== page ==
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Washington, D.C. – Arkansas had the highest percentage of hungry people in the nation last year and ranked fourth for the percentage of residents who are poor, according to a Bread for the World analysis of the latest U.S. Census data. Over 49 million Americans were at risk of hunger, and 45 million Americans lived in poverty in 2013.
American Community Survey data shows that 21.2 percent of Arkansas households were at risk of hunger last year.
“With families on average still earning $4,500 less than before the recession, the road to recovery and freedom from food insecurity will continue to be an arduous one,” said Rev. David Beckmann, president of Bread for the World.
In Arkansas, 19.7 percent of residents lived in poverty. According to Bread’s analysis, the state also had one of the highest participation rates in the Supplemental Nutrition Assistance Program (SNAP, formerly food stamps). Congress proposed cutting funding for SNAP 13 times last year despite the program helping move 3.7 million Americans out of poverty.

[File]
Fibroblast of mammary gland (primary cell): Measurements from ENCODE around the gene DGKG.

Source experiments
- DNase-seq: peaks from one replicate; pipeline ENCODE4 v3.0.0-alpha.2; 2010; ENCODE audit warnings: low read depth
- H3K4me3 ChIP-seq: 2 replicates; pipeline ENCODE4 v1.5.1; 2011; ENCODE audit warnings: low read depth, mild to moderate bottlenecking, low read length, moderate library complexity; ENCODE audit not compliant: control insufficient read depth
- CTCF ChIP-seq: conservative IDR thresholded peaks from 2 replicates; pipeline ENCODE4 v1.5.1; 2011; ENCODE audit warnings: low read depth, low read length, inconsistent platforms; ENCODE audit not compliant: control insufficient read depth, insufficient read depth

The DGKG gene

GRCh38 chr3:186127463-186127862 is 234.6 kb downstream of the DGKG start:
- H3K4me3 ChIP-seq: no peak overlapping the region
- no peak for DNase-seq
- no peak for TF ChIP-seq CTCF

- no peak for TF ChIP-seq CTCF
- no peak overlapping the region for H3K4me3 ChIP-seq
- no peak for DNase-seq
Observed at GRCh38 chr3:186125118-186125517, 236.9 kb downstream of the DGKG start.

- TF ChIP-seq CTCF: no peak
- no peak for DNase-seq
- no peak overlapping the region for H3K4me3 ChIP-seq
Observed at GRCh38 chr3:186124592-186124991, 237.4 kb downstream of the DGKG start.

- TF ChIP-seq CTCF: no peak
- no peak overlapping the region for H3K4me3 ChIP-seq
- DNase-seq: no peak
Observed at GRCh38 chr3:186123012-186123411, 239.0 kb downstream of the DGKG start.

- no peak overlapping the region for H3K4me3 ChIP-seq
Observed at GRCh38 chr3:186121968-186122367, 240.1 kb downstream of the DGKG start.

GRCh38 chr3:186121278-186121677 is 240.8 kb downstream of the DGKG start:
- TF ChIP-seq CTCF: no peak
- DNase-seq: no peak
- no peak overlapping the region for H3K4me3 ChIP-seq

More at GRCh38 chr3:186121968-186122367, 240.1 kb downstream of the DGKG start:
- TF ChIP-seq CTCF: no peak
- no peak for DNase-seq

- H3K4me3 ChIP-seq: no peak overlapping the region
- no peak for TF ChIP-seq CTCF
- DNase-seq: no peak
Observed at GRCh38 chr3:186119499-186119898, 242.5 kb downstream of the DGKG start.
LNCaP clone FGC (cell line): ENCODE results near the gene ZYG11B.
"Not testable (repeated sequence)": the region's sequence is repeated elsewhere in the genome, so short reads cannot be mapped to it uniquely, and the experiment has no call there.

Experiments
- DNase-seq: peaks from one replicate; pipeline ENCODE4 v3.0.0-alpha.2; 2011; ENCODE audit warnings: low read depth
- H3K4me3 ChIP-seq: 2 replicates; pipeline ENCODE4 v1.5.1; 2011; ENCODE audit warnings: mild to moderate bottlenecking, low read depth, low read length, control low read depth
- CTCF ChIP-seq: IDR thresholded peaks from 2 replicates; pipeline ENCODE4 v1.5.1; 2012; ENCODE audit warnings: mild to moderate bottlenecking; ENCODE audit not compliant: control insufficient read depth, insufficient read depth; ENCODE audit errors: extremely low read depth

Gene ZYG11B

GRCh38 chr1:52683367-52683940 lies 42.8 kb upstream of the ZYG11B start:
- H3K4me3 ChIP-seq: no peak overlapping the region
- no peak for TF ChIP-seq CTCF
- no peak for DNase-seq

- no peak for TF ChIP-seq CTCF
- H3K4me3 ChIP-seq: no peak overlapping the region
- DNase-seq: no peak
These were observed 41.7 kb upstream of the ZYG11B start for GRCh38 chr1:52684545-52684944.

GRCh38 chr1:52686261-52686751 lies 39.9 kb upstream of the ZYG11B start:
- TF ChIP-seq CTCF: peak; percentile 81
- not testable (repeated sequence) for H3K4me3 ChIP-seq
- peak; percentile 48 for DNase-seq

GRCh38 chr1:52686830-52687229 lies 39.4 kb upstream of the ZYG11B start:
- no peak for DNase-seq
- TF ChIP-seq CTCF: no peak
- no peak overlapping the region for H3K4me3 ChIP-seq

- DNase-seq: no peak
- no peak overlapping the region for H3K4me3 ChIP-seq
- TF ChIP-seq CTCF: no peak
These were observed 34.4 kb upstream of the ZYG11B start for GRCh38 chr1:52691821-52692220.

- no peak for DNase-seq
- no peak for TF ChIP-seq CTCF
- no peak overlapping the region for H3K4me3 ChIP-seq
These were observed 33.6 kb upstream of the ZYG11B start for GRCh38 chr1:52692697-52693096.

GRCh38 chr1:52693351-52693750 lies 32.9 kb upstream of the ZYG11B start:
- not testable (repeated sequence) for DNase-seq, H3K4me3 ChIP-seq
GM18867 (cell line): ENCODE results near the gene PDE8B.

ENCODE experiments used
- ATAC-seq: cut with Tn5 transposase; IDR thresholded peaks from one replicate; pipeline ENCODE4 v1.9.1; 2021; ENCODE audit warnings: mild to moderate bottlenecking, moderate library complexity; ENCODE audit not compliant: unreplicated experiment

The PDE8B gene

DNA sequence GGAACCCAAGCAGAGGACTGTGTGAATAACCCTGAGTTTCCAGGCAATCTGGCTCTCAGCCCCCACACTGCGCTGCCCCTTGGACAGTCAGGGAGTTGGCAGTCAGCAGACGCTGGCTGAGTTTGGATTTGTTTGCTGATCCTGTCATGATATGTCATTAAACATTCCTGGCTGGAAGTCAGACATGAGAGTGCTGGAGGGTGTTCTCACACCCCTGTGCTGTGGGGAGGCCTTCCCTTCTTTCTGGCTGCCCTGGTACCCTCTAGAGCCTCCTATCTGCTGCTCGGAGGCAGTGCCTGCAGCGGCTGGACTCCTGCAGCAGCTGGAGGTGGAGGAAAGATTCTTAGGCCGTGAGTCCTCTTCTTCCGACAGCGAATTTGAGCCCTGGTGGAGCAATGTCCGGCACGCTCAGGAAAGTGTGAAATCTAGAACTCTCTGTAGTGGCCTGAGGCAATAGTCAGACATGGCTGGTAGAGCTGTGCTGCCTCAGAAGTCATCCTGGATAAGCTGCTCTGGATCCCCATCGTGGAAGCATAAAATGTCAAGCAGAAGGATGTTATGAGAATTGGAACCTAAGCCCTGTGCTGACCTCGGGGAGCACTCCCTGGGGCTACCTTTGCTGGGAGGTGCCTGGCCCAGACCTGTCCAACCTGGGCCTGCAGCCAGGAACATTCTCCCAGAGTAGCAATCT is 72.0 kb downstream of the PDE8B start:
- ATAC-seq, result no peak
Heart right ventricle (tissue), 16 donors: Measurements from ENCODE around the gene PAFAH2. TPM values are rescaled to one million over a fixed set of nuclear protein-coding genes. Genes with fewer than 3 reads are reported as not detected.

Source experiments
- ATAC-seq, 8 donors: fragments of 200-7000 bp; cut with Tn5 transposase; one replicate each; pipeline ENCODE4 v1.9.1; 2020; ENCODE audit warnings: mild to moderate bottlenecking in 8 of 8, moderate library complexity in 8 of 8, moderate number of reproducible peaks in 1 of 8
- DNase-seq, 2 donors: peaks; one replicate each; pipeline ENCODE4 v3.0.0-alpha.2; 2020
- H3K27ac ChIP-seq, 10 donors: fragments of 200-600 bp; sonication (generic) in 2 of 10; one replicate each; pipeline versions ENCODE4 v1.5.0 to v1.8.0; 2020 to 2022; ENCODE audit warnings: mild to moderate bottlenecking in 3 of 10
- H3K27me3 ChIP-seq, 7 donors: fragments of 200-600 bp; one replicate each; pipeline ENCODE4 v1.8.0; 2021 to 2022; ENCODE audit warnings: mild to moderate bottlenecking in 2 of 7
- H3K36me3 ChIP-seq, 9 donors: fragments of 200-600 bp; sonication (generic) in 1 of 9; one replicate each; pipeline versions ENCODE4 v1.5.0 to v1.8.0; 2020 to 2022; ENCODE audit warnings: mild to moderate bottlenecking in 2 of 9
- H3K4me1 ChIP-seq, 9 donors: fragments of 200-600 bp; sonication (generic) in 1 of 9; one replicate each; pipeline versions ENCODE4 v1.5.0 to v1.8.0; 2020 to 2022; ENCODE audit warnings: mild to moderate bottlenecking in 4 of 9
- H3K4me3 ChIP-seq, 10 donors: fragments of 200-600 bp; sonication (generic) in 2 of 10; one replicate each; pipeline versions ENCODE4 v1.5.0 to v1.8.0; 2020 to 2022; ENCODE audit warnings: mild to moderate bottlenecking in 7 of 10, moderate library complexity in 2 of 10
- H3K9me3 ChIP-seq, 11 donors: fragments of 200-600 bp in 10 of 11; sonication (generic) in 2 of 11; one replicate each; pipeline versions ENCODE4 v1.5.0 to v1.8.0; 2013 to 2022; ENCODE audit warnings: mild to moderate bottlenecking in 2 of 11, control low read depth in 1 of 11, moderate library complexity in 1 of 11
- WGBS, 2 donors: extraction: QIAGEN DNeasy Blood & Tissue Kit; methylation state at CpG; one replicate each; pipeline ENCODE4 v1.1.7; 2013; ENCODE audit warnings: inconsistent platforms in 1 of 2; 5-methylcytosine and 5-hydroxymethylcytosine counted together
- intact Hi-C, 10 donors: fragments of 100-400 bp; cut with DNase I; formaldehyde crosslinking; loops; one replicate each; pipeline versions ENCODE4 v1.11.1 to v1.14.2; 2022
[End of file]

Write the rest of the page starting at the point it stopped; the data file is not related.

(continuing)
Children continued to be a segment of the population that was most vulnerable to hunger and poverty. Last year, more than 1 in 4 children in Arkansas lived in poverty, which included 60,708 children under the age of 6.
“Federal safety-net programs prevent children from going to bed hungry and allow their parents continue to look for work. We need to vote for leaders who are committed to ending hunger and poverty and hold them accountable once in office,” concluded Beckmann.
These fact sheets provide a snapshot of hunger and poverty in the United States and in each state plus Washington, D.C.
Good nutrition is a critical part of ensuring that all human beings can use their bodies and minds to live an active life and reach their full potential.
Las personas que toman la decisión de dejar su hogar y venir a Estados Unidos, generalmente han tenido muy pocas opciones. Factores más allá de su control han provocado que sus circunstancias estén marcadas por hambre y violencia para poder quedarse.
Dear Members of Congress,
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Thank you for inviting me to preach here at Duke University Chapel. And I especially want to thank the Bread for the World members who have come this morning.
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